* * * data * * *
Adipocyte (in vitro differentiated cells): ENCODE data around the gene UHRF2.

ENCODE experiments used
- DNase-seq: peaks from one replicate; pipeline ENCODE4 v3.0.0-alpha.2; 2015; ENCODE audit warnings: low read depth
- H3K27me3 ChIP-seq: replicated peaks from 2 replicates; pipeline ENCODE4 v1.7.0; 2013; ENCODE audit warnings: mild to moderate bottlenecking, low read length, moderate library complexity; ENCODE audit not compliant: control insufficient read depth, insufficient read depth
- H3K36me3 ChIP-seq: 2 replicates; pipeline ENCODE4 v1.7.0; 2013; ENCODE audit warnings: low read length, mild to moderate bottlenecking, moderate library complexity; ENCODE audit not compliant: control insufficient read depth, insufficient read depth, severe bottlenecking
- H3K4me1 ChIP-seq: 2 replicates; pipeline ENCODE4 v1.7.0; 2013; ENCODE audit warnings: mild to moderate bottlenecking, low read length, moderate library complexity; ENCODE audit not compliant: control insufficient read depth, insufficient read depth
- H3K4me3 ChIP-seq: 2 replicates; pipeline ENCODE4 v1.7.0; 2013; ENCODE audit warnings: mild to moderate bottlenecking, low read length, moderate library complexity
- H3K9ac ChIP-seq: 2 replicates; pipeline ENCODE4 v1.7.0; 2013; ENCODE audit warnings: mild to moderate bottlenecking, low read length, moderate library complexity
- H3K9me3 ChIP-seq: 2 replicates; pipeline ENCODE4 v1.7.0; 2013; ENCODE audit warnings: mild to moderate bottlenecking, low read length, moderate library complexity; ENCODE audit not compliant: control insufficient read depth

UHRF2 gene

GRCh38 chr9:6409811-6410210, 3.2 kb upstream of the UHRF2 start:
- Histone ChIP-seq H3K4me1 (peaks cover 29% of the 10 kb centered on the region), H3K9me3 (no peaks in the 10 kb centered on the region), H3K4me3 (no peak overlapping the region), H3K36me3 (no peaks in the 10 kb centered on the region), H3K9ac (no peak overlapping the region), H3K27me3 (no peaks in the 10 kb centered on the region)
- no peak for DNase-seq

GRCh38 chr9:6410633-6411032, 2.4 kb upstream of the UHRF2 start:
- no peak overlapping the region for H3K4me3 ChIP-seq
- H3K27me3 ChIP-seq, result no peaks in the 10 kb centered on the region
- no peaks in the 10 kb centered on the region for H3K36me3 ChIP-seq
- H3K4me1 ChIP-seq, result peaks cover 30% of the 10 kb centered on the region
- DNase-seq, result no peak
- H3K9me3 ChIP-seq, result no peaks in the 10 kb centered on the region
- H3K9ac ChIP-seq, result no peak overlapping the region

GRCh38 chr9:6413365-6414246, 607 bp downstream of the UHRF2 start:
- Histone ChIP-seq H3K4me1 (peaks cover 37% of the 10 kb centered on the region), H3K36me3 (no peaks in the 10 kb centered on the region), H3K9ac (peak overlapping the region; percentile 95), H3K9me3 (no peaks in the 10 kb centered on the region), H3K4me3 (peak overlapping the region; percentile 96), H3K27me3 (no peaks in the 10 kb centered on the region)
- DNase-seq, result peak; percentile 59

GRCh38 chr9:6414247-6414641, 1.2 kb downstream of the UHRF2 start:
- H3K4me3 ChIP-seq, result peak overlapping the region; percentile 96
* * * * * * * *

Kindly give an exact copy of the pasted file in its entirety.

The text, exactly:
Adipocyte (in vitro differentiated cells): ENCODE data around the gene UHRF2.

ENCODE experiments used
- DNase-seq: peaks from one replicate; pipeline ENCODE4 v3.0.0-alpha.2; 2015; ENCODE audit warnings: low read depth
- H3K27me3 ChIP-seq: replicated peaks from 2 replicates; pipeline ENCODE4 v1.7.0; 2013; ENCODE audit warnings: mild to moderate bottlenecking, low read length, moderate library complexity; ENCODE audit not compliant: control insufficient read depth, insufficient read depth
- H3K36me3 ChIP-seq: 2 replicates; pipeline ENCODE4 v1.7.0; 2013; ENCODE audit warnings: low read length, mild to moderate bottlenecking, moderate library complexity; ENCODE audit not compliant: control insufficient read depth, insufficient read depth, severe bottlenecking
- H3K4me1 ChIP-seq: 2 replicates; pipeline ENCODE4 v1.7.0; 2013; ENCODE audit warnings: mild to moderate bottlenecking, low read length, moderate library complexity; ENCODE audit not compliant: control insufficient read depth, insufficient read depth
- H3K4me3 ChIP-seq: 2 replicates; pipeline ENCODE4 v1.7.0; 2013; ENCODE audit warnings: mild to moderate bottlenecking, low read length, moderate library complexity
- H3K9ac ChIP-seq: 2 replicates; pipeline ENCODE4 v1.7.0; 2013; ENCODE audit warnings: mild to moderate bottlenecking, low read length, moderate library complexity
- H3K9me3 ChIP-seq: 2 replicates; pipeline ENCODE4 v1.7.0; 2013; ENCODE audit warnings: mild to moderate bottlenecking, low read length, moderate library complexity; ENCODE audit not compliant: control insufficient read depth

UHRF2 gene

GRCh38 chr9:6409811-6410210, 3.2 kb upstream of the UHRF2 start:
- Histone ChIP-seq H3K4me1 (peaks cover 29% of the 10 kb centered on the region), H3K9me3 (no peaks in the 10 kb centered on the region), H3K4me3 (no peak overlapping the region), H3K36me3 (no peaks in the 10 kb centered on the region), H3K9ac (no peak overlapping the region), H3K27me3 (no peaks in the 10 kb centered on the region)
- no peak for DNase-seq

GRCh38 chr9:6410633-6411032, 2.4 kb upstream of the UHRF2 start:
- no peak overlapping the region for H3K4me3 ChIP-seq
- H3K27me3 ChIP-seq, result no peaks in the 10 kb centered on the region
- no peaks in the 10 kb centered on the region for H3K36me3 ChIP-seq
- H3K4me1 ChIP-seq, result peaks cover 30% of the 10 kb centered on the region
- DNase-seq, result no peak
- H3K9me3 ChIP-seq, result no peaks in the 10 kb centered on the region
- H3K9ac ChIP-seq, result no peak overlapping the region

GRCh38 chr9:6413365-6414246, 607 bp downstream of the UHRF2 start:
- Histone ChIP-seq H3K4me1 (peaks cover 37% of the 10 kb centered on the region), H3K36me3 (no peaks in the 10 kb centered on the region), H3K9ac (peak overlapping the region; percentile 95), H3K9me3 (no peaks in the 10 kb centered on the region), H3K4me3 (peak overlapping the region; percentile 96), H3K27me3 (no peaks in the 10 kb centered on the region)
- DNase-seq, result peak; percentile 59

GRCh38 chr9:6414247-6414641, 1.2 kb downstream of the UHRF2 start:
- H3K4me3 ChIP-seq, result peak overlapping the region; percentile 96